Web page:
If you are a new first-time horse owner, you may not be familiar with how to assess your horse when it has behavior issues. It doesn't matter how much training a horse gets, it has a mind of it's own and, sometimes, they behave badly. Often, bad behavior is due to discomfort. Here are several signs that may point to discomfort and how to determine the cause of bad behavior.
Signs of discomfort due to poorly-fitted saddle
If your horse strikes, bites, or kicks you when you try to cinch up a saddle, they are exhibiting signs of discomfort from a poorly-fitted saddle and/or girth strap. First, make sure the saddle and girth strap do not have any sharp edges that may be cutting into the horse's body. Take a look at your horse's withers to see if there are any white hairs. This can be caused by damaged hair follicles due to a saddle that is too tight or small for their body.
While studying the withers, take a close look at the muscle definition. If they are uneven or there are indents, it could be signs of muscle atrophy. A saddle that is the wrong size or unbalanced can put too much pressure on certain muscles, which can cause the horse to contract that muscle to relieve the pressure. This can lead to altered gaits, twitching, head tossing, resistance, and bucking.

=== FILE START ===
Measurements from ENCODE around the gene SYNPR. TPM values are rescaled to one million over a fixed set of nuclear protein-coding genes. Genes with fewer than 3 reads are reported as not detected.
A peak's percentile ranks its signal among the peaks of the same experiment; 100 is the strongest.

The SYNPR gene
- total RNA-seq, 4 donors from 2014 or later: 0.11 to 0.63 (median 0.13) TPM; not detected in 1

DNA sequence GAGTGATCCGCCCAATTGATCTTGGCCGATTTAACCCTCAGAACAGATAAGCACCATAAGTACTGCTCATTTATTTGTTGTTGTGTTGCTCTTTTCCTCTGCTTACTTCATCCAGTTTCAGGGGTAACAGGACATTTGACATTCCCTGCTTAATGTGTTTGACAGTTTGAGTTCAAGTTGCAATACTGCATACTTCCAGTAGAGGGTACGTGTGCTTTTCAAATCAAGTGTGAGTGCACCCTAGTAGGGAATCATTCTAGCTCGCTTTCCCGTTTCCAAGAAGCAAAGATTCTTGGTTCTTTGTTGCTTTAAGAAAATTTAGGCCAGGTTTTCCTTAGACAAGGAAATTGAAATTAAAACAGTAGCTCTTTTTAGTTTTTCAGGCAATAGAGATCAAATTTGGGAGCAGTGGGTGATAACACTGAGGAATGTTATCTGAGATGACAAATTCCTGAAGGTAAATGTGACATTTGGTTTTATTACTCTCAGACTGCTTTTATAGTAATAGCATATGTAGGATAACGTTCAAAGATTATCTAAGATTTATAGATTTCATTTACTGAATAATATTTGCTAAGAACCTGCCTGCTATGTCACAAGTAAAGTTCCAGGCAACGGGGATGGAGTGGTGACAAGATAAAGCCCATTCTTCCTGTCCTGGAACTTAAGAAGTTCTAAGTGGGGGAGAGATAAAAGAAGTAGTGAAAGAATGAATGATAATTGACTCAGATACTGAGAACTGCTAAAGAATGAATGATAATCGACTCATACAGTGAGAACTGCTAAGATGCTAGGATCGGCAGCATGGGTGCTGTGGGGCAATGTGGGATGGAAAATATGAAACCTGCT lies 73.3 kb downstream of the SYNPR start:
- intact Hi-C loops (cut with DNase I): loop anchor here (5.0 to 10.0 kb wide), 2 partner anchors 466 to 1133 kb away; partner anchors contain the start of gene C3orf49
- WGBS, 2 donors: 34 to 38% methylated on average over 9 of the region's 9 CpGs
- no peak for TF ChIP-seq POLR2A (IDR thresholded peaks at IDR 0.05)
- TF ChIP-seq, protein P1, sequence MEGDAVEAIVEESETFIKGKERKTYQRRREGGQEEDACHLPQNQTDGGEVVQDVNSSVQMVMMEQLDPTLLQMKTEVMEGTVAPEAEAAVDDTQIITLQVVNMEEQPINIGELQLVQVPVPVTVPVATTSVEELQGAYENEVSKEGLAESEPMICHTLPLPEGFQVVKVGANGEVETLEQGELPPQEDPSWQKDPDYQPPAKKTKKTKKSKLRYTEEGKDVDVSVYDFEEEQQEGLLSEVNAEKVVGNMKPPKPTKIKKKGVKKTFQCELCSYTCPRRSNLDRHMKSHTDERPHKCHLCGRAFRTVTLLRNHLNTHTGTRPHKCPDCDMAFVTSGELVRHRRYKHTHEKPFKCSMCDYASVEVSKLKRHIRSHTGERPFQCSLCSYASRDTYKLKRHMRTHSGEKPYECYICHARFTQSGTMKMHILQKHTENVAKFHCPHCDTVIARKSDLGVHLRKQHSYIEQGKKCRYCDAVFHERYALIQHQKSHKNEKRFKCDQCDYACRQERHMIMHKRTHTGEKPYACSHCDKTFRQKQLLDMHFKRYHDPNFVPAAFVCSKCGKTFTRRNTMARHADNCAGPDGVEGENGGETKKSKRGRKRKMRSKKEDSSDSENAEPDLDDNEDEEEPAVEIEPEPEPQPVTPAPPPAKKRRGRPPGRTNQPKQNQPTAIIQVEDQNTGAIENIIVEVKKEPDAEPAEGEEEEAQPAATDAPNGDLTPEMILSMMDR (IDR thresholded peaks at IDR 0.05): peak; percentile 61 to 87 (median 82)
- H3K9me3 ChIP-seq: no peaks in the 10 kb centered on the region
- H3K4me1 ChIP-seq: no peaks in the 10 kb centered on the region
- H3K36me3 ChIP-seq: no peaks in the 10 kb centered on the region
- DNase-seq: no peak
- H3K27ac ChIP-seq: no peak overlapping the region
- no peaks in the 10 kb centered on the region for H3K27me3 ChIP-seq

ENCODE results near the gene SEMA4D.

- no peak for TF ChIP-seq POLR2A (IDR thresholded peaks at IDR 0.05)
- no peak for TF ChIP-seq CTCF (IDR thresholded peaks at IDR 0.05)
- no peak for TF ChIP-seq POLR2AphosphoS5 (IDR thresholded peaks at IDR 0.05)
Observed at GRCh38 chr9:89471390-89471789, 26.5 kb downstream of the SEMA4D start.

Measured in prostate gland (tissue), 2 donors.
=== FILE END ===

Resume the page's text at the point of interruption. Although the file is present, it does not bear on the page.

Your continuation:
Signs of discomfort due to teeth problems
Horse teeth continue to grow through most of a horse's life. When horses chew, they grind their food until they are able to swallow it. If the grinding is uneven, it can cause their teeth to develop rough areas and sharp spots, which can be painful to their tongues and to the insides of their cheeks. This pain can cause your horse to be cranky and spook easily. If your horse's teeth are bothering him, he may hold his head to one side or constantly shake his head or both. A horse that is having pain from his teeth will not easily want to take a bit in their mouth.
Signs of sharp and rough teeth also include quidding and weight loss. Quidding is when a horse packs grass in between his cheeks and teeth to provide a cushion from the painful teeth. Weight loss can occur when chewing becomes painful. A veterinarian can assess the condition of your horse's teeth and recommend for you to have their teeth floated, which means the teeth will be filed down to remove the sharp and rough areas. However, any time a horse loses weight, a visit from the veterinarian is highly recommended.
For additional information, you will want to contact company such as Edisto Equine Clinic.Share